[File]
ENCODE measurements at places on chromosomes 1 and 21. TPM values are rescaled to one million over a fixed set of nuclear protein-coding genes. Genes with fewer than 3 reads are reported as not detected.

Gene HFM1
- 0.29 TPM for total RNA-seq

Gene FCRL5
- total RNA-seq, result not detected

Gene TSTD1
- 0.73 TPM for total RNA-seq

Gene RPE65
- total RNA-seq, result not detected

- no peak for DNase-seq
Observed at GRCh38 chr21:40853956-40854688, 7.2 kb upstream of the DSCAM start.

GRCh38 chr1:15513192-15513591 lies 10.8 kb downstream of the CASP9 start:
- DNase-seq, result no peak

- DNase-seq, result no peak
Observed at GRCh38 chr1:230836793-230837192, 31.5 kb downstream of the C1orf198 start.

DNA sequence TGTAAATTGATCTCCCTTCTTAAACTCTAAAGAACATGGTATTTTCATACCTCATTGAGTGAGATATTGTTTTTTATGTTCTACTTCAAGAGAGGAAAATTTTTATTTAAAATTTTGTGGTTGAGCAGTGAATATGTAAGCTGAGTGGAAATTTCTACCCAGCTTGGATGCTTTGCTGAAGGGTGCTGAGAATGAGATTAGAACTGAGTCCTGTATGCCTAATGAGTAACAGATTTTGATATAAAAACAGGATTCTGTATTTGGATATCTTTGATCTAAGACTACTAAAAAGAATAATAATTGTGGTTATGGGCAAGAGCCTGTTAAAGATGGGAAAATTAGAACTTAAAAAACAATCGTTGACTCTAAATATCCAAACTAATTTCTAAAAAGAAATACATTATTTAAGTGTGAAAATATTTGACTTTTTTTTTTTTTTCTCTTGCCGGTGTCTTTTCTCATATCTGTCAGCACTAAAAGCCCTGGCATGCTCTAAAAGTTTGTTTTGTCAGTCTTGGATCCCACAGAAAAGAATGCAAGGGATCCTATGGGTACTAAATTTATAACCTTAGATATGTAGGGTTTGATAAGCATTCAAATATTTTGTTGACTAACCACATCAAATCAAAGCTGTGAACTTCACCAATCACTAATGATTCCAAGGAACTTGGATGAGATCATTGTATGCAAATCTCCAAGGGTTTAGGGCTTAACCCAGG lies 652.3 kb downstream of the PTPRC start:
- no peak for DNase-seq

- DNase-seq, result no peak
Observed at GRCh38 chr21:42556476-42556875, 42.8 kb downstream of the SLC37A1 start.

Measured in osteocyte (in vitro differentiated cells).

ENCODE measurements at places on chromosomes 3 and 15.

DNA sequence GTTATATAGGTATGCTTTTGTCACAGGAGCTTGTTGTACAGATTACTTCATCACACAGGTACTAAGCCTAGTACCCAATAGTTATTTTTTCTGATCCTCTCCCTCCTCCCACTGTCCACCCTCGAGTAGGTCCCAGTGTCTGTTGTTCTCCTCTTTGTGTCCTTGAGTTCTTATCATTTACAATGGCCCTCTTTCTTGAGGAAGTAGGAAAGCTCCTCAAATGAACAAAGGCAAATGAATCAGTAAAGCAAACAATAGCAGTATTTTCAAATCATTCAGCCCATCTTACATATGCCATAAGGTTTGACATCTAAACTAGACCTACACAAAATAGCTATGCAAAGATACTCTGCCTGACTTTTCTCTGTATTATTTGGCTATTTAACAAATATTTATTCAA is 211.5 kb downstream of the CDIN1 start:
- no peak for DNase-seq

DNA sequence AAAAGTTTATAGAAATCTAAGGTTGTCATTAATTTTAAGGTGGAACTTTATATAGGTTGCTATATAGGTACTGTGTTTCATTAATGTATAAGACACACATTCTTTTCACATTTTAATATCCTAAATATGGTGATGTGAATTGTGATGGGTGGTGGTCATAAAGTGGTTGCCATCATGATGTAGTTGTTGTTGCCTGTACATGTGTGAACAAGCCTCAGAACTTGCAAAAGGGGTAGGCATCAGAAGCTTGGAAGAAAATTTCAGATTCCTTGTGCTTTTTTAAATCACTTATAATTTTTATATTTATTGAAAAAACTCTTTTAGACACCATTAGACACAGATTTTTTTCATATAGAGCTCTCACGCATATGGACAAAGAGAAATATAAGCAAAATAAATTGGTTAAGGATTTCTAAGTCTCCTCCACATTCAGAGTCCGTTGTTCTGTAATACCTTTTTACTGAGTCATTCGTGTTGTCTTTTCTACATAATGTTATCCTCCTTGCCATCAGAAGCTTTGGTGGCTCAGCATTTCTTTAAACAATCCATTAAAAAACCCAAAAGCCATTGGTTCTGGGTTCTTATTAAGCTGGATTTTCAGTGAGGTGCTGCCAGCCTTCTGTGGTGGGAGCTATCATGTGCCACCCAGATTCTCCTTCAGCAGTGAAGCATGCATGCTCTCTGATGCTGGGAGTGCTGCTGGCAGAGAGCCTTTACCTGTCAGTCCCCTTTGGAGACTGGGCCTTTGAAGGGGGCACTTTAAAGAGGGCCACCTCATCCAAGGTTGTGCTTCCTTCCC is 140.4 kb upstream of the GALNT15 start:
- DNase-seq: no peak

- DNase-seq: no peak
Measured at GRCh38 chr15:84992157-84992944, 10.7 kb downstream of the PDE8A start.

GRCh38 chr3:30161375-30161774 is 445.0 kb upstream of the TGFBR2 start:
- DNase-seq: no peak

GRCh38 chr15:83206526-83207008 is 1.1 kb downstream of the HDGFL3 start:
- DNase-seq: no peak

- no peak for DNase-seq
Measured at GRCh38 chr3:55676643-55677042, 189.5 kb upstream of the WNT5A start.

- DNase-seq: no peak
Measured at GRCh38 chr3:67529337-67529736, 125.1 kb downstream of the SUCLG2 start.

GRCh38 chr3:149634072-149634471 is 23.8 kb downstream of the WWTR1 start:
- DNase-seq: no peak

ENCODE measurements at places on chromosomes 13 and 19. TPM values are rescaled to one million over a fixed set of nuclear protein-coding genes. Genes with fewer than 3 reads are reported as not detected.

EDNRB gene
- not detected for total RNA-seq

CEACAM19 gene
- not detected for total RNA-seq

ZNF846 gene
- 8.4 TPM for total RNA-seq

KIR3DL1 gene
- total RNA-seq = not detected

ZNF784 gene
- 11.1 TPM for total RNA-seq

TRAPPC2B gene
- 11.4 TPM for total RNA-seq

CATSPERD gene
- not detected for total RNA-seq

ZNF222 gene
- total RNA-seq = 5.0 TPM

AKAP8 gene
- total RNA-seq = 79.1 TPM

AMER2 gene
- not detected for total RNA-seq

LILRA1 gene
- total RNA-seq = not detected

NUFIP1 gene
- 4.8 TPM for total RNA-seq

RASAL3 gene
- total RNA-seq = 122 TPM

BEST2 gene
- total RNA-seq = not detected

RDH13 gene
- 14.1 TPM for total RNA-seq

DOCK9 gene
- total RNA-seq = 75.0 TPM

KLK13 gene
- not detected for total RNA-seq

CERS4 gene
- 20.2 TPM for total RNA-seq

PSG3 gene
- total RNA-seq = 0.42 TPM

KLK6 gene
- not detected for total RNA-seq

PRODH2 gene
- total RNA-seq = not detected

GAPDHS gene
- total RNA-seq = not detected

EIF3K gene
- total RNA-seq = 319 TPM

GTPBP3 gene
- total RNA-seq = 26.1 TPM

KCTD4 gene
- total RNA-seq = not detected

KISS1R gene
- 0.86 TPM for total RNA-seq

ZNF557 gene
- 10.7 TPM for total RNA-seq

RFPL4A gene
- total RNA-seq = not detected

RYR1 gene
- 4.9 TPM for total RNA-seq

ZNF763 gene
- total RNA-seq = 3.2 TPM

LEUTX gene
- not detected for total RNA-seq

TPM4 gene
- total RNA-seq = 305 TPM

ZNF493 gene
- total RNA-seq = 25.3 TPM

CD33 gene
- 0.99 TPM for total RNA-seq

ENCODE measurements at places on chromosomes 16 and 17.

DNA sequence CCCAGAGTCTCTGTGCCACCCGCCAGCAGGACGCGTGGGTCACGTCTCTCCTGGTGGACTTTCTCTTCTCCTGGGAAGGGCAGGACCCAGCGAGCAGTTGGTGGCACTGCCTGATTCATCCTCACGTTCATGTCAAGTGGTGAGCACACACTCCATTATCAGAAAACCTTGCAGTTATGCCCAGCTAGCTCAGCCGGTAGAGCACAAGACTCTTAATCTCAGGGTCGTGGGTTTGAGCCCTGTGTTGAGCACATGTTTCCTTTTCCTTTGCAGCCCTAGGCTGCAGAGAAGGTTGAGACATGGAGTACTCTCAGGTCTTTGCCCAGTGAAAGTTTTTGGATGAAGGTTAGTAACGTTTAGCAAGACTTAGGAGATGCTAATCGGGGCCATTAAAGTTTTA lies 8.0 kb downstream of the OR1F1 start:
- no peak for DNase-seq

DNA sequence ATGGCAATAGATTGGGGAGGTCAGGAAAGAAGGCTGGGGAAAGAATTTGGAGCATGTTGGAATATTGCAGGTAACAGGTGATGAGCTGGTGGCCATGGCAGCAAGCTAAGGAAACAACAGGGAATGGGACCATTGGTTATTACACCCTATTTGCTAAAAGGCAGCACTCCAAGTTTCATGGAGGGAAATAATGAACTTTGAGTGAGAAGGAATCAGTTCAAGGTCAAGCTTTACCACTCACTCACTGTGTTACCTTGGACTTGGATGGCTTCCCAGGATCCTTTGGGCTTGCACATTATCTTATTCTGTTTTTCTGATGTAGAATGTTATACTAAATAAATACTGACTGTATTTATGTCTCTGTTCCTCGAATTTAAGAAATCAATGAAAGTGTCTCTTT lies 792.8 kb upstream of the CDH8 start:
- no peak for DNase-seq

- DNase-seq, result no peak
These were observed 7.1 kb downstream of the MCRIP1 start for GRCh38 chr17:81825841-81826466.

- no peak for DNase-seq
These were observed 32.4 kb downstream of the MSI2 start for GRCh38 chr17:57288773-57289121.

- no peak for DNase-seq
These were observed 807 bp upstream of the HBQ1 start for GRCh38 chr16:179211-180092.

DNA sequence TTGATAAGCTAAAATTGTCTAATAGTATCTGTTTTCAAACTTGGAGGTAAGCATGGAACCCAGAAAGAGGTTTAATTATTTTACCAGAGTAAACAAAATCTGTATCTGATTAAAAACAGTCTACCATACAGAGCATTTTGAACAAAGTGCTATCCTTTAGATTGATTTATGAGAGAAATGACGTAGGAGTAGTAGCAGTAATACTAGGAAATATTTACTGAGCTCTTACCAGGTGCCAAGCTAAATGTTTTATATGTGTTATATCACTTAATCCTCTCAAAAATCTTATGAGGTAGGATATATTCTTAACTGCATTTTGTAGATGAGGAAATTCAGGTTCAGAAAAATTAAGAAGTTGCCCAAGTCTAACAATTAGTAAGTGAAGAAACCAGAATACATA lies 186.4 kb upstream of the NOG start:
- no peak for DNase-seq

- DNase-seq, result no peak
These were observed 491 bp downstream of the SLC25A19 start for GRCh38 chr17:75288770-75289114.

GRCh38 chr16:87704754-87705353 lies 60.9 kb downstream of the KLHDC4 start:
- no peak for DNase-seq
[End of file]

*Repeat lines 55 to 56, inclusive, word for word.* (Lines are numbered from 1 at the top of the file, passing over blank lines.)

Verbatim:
AKAP8 gene
- total RNA-seq = 79.1 TPM